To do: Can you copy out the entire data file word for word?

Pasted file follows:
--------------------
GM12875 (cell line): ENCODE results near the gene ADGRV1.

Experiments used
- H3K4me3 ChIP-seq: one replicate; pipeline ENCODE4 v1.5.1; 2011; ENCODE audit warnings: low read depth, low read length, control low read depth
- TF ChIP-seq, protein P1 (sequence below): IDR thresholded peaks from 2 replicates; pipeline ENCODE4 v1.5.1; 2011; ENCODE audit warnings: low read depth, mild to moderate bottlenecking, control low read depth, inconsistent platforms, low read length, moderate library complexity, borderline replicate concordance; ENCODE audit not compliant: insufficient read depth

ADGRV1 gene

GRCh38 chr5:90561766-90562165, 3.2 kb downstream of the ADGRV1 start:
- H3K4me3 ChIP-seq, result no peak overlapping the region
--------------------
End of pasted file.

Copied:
GM12875 (cell line): ENCODE results near the gene ADGRV1.

Experiments used
- H3K4me3 ChIP-seq: one replicate; pipeline ENCODE4 v1.5.1; 2011; ENCODE audit warnings: low read depth, low read length, control low read depth
- TF ChIP-seq, protein P1 (sequence below): IDR thresholded peaks from 2 replicates; pipeline ENCODE4 v1.5.1; 2011; ENCODE audit warnings: low read depth, mild to moderate bottlenecking, control low read depth, inconsistent platforms, low read length, moderate library complexity, borderline replicate concordance; ENCODE audit not compliant: insufficient read depth

ADGRV1 gene

GRCh38 chr5:90561766-90562165, 3.2 kb downstream of the ADGRV1 start:
- H3K4me3 ChIP-seq, result no peak overlapping the region